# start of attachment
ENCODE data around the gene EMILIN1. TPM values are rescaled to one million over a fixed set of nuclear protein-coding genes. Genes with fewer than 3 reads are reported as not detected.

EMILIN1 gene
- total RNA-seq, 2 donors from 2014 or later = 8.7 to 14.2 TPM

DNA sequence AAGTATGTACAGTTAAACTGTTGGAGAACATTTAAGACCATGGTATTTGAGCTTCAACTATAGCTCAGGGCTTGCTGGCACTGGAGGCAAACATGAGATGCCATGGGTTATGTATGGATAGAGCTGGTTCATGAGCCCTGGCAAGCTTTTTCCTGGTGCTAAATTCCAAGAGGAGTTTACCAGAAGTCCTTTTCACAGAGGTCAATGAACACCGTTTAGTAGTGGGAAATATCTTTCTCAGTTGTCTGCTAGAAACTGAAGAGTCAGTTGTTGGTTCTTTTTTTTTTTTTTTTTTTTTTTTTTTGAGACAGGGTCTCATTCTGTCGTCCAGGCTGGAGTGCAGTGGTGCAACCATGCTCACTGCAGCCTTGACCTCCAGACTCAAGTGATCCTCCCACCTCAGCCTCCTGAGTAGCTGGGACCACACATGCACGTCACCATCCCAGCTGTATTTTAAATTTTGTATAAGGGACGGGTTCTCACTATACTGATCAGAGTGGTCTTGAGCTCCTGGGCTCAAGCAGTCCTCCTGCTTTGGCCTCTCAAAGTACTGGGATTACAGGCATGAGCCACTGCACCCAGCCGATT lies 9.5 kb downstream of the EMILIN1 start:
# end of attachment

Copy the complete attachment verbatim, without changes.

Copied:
ENCODE data around the gene EMILIN1. TPM values are rescaled to one million over a fixed set of nuclear protein-coding genes. Genes with fewer than 3 reads are reported as not detected.

EMILIN1 gene
- total RNA-seq, 2 donors from 2014 or later = 8.7 to 14.2 TPM

DNA sequence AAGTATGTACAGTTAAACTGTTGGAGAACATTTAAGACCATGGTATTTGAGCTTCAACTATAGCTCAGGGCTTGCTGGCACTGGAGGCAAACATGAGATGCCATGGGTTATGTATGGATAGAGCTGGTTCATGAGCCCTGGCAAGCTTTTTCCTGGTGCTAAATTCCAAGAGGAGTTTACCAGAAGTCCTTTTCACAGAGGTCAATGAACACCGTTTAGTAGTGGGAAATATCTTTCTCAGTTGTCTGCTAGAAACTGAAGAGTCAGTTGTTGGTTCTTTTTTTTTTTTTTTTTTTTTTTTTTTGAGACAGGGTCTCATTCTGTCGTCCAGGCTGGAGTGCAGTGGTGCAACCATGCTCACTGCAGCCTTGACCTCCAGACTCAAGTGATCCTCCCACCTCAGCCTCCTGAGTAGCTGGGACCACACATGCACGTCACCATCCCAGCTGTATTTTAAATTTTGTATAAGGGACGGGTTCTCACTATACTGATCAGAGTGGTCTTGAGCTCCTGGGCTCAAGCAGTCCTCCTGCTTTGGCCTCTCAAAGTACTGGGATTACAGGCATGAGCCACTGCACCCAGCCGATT lies 9.5 kb downstream of the EMILIN1 start: